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Lonesome Glory

Written by J. Drake

Lonesome Glory may not have been a Grand National winner, but he had a right to his own reasons to brag. The chestnut gelding would become one of the most successful steeplechasers America has ever known.

Lonesome Glory was born in 1988 and inherited as a two year old by Kay Jeffords when her husband, Walter Jeffords Jr., died in 1990. He was going to be used as a show horse by Kay, initially, but showed himself to be too wild for the show ring. Kay Jeffers then sent the two year old colt over to trainer F. Bruce Miller to be trained as a steeplechaser.

Lonesome Glory's career includes a long list of accomplishments on his resume. As a three year old, Lonesome Glory won his first, and only hurdle start, and won four of his six starts the next year. Over the next seven years of his life, Lonesome Glory would go on to be awarded five Eclipse Awards, win 24 of 44 career starts between 1991 and 1999 (only losing two of his American starts) and would become the leading money-earning horse in steeplechase history with $1.4 million in winnings.

At the age of 11, Lonesome Glory was retired to life on his trainer's farm. Just Three years into his retirement, however, tragedy found its way to Lonesome Glory as he got cast in his stall and broke his left hind leg. When efforts failed to repair the broken bone he was euthanized on Feb. 25, 2002. His body was buried at the National Steeplechase Museum on the Springdale Race Course property in Camden, South Carolina.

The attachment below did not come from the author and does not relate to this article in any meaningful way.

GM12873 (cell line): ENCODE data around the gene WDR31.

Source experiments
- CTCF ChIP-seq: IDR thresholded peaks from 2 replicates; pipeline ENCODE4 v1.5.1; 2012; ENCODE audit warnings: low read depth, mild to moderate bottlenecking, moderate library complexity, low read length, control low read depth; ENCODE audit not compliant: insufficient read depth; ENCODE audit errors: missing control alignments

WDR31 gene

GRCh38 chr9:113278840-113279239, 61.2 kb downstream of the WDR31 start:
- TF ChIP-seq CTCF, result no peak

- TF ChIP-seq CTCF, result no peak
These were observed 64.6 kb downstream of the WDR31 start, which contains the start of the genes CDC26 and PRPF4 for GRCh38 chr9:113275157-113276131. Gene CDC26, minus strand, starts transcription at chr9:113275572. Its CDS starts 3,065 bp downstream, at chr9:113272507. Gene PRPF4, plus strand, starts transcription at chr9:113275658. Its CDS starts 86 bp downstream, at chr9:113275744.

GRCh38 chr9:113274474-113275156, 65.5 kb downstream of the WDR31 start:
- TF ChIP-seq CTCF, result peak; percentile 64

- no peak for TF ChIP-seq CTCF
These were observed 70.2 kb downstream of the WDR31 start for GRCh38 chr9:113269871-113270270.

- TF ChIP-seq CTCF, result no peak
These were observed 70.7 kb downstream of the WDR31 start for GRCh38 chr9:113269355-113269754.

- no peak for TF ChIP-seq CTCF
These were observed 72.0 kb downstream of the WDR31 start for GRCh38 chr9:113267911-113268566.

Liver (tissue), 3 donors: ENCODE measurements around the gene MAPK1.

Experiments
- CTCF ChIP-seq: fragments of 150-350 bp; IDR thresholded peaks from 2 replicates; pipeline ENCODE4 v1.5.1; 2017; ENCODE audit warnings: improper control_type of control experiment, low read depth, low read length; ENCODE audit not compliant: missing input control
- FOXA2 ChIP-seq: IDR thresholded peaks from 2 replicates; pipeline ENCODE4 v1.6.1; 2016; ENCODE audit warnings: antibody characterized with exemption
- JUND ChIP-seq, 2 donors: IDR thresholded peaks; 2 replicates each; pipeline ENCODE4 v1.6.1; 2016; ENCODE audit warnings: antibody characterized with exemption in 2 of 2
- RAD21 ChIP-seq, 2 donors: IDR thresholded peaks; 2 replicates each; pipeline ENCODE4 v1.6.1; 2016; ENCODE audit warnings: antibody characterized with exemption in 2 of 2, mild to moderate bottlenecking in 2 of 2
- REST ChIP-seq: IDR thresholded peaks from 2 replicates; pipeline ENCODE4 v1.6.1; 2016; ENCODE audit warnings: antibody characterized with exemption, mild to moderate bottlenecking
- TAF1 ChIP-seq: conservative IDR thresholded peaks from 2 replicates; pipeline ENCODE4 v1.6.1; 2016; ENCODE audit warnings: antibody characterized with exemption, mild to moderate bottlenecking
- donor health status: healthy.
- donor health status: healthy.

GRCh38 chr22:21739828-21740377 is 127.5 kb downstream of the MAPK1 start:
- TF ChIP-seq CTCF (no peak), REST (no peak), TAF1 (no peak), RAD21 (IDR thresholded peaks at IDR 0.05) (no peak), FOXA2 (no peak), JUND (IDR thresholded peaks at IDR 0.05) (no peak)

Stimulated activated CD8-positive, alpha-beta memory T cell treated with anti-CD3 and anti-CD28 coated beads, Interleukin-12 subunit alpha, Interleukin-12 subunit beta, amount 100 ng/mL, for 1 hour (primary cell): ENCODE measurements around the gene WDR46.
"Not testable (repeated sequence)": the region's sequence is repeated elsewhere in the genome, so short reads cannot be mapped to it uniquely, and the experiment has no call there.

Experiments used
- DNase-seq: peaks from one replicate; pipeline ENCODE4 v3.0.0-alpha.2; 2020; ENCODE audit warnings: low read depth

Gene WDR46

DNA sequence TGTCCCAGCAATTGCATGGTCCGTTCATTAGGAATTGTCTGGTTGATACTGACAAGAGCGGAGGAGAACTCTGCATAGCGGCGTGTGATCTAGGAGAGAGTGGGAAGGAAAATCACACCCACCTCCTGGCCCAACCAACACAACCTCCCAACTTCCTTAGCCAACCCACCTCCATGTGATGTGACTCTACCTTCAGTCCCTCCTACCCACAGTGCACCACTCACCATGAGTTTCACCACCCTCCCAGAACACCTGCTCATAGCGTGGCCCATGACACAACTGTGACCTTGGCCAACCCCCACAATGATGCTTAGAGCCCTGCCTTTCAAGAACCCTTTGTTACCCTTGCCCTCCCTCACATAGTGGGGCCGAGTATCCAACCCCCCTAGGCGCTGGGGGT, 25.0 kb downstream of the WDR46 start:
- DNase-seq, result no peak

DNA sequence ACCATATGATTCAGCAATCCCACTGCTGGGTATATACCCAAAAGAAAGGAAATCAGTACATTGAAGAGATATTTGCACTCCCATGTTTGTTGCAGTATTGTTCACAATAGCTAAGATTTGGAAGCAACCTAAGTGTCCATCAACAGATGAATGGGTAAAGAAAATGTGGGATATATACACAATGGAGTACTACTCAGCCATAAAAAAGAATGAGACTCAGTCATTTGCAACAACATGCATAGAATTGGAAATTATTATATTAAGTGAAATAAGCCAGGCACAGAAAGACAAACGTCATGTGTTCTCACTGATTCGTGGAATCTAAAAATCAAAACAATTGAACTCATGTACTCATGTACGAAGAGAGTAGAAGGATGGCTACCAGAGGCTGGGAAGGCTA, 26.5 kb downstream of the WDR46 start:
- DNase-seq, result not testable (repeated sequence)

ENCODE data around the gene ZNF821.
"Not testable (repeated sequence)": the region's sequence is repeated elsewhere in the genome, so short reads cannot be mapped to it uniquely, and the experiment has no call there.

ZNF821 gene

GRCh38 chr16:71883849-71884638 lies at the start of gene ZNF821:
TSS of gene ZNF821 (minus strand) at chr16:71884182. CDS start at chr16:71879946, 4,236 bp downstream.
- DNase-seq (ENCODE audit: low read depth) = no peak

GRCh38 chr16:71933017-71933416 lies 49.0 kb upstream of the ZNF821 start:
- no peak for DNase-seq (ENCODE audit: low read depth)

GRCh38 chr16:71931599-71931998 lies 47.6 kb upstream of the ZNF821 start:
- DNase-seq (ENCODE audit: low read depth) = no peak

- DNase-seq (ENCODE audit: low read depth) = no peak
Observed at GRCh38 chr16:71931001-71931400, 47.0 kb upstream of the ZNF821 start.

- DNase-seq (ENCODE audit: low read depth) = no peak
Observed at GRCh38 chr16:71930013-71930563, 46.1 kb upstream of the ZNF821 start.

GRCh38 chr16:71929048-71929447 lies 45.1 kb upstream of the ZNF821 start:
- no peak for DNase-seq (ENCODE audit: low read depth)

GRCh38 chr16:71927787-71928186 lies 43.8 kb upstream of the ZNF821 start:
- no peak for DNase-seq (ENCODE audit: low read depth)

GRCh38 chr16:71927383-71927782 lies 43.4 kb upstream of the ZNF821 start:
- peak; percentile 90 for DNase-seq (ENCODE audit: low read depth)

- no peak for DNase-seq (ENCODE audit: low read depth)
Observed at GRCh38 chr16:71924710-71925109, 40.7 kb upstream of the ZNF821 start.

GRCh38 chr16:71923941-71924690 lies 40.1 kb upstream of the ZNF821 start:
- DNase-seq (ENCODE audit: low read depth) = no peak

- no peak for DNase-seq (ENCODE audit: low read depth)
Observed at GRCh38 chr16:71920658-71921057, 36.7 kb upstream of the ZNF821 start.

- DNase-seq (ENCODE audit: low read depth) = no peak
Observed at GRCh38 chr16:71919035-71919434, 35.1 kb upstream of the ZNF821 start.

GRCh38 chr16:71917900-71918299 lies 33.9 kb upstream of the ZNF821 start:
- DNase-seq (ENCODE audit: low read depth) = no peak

Lonesome Glory's stunning total of five Eclipse Awards is matched or exceeded by only four other Thoroughbreds in racing history: Forego, John Henry, Affirmed and Secretariat. That said, Lonesome Glory is the only steeplechaser among them.

Lonesome Glory Facts:
Sire: Transworld
Dam: Stronghold
Breeder: Walter M. Jeffords, Jr.
Owner: Kay Jeffords
Trainer: F. Bruce Miller
Breed: Thoroughbred
Color: Chesnut
Markings: Wide blaze and sock on Left hind.
Country: USA
Record: 44: 24-5-6
Earnings: $1,325,868
Career Highlights:
Supreme Handicap (1992)
Breeders Cup Steeplechase (1993)
Temple Gwathemy Handicap (1994)
New York Turf Writers Cup (1995)
Colonial Cup (1994, 1995 & 1997)
Iroquois Steeplechase (1995)
Hard Scuffle Steeplechase (1998)
The Royal Chase for the Sport of Kings (1999)
Carolina Cup (1997 & 1999)
Eclipse Award for Outstanding Steeplechase horse (1992, 1993, 1995, 1997 & 1999)
United States Racing Hall of Fame (2005)
Leading money-winning horse in American Steeplechase history
A bronze statue of him is now on display in the Museum at Saratoga Springs, New York.